The coordinator of the National Covid-19 Immunisation Programme (PICK), Minister Khairy Jamaluddin has announced that the government is already in talks with vaccine manufacturers to provide booster shots in 2022. He also said during the session at Parliament yesterday that the public will likely be able to get the booster shots for free.
However, it is not known whether that would apply to all vaccines though, since his remark focused on the fact that Pfizer is currently only selling its COVID-19 vaccine to governments and not private markets. “That is why two weeks ago I began negotiations with vaccine companies, especially Pfizer-BioNTech, for Malaysia to finalise procurements for 2022 in the near future,” said the minister.
He added that the government will need to approve this and is also considering mix-and-match vaccines. Khairy’s winding-up speech in the Dewan Rakyat also noted that many countries are making reservations for additional vaccine doses in preparation for 2022 as research has shown that booster shots will be needed in the future to strengthen immunity.
Mikael Dolsten, Pfizer’s chief scientific officer, had said that a third dose would be needed within six to 12 months as studies show that the efficacy already drops from 96% to 84% in the first two months. Pfizer also released new data today showing that a third dose boosts protection against the Delta variant by five times more. It has also been reported that antibodies produced by the China-backed Sinovac vaccine declined by half every 40 days, according to a joint study between Thailand’s Thammasat University and the National Centre for Genetic Engineering and Biotechnology.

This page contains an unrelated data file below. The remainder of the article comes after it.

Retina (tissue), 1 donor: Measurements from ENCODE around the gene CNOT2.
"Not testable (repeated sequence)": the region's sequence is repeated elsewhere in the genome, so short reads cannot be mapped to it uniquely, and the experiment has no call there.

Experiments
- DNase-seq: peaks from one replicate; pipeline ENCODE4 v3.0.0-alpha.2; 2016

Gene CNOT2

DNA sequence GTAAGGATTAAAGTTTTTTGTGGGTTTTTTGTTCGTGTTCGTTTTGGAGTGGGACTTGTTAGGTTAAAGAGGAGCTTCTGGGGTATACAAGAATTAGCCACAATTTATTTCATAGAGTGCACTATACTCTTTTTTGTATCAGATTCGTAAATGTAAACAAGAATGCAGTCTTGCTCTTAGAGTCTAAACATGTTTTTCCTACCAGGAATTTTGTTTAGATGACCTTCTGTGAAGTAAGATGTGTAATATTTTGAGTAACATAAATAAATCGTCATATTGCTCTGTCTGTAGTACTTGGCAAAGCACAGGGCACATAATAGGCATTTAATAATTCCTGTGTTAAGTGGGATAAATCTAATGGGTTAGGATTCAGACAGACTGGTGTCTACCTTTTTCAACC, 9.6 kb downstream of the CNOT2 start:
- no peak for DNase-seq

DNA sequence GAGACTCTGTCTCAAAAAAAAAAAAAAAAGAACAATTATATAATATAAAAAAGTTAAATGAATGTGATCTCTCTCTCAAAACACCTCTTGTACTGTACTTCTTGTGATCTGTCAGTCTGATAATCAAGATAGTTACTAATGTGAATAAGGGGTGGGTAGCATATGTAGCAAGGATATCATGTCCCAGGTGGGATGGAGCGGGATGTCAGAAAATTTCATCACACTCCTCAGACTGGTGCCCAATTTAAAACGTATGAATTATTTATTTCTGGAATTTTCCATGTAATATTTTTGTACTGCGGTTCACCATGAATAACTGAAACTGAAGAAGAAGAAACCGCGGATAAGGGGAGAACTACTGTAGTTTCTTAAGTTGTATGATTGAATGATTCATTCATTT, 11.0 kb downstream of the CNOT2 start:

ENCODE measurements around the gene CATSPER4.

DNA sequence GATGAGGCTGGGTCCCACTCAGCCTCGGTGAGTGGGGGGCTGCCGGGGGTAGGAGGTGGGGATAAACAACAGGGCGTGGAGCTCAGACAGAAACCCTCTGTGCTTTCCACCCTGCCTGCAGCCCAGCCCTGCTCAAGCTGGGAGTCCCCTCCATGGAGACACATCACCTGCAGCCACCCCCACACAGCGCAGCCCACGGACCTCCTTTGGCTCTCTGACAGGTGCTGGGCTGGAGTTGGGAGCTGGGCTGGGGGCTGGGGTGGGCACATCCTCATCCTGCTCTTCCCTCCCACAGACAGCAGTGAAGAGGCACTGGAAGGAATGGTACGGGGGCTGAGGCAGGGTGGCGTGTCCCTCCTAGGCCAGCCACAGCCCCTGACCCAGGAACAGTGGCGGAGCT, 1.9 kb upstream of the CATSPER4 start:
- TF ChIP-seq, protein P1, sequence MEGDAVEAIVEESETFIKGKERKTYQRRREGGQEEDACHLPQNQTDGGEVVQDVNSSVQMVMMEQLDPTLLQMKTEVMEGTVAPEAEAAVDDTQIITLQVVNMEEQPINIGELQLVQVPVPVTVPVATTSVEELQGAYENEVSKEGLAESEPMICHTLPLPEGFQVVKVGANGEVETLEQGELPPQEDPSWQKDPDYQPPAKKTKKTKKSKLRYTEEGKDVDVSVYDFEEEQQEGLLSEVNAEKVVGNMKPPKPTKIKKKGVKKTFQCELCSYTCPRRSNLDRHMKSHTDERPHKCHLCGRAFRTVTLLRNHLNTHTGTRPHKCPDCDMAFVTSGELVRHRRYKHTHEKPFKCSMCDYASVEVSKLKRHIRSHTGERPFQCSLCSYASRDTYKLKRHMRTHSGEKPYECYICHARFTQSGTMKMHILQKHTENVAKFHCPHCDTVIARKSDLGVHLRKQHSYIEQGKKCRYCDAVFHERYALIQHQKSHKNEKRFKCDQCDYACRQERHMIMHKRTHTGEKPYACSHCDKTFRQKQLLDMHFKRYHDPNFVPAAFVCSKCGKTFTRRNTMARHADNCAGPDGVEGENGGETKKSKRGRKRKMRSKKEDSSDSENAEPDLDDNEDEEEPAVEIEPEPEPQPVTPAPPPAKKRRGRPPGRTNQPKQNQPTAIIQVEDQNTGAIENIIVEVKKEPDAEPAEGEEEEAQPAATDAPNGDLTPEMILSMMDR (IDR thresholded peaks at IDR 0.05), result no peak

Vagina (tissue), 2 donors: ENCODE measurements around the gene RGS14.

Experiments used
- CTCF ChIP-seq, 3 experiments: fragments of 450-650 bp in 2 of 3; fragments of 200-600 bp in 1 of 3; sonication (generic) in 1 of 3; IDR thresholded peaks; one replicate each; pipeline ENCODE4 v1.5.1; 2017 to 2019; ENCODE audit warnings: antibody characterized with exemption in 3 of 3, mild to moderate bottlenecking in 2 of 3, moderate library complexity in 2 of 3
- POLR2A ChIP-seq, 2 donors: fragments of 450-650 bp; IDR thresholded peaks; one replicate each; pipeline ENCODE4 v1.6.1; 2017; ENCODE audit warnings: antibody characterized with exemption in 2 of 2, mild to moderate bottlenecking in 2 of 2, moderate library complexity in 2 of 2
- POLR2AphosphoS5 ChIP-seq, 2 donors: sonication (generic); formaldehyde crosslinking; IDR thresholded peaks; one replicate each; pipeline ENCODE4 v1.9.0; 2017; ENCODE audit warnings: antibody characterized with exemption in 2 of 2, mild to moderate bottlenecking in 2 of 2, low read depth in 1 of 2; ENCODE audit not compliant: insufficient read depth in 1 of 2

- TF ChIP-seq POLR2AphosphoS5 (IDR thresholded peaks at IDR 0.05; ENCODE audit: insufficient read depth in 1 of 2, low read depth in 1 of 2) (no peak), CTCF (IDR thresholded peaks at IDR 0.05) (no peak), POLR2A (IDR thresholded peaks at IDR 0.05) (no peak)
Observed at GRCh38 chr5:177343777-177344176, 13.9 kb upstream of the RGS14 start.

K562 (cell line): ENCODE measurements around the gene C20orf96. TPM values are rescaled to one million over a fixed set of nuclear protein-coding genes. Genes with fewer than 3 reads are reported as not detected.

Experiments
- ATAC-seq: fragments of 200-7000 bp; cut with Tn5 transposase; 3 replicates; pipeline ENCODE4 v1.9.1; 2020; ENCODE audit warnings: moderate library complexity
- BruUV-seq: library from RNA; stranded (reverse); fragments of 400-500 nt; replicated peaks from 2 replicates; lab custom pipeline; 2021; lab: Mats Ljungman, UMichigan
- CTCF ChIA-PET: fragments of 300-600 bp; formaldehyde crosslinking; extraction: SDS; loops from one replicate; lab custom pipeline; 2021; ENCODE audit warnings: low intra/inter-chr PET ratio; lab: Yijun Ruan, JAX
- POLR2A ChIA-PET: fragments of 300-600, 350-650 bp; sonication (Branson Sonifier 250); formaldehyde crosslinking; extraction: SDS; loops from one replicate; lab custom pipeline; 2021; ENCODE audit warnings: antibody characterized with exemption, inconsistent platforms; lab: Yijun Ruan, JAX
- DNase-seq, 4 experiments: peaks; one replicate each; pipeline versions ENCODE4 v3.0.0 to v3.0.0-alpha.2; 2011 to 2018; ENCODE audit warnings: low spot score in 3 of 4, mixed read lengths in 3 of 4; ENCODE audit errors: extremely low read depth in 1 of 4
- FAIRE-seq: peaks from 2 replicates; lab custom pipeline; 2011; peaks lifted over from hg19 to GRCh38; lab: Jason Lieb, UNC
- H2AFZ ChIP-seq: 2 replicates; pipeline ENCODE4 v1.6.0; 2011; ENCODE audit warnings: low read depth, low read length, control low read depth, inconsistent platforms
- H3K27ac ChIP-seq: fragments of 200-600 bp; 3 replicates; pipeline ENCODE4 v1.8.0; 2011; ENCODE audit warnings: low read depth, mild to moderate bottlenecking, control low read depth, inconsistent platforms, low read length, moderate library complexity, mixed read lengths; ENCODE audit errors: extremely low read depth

The minister added that South Korea and Germany have started mixing different vaccine brands due to supply disruption. South Korea has found that the AstraZeneca-Pfizer combination produced six times as many neutralising antibodies compared to two doses of AstraZeneca alone while the German Standing Committee on Vaccination took a very strong stance and said that people who receive a first dose of the Oxford-AstraZeneca vaccine “should get an mRNA vaccine as their second dose, regardless of their age,”.
On another hand, a UK study showed similar results but Britain has yet to pull the trigger as they have a stable supply of vaccines. Our northern neighbours, Thailand has also announced that they will be administering AstraZeneca as the second dose for those who received Sinovac for their first dose which is going to be the first time that a mix-and-match will be done through a combination of Chinese and Western-developed vaccines.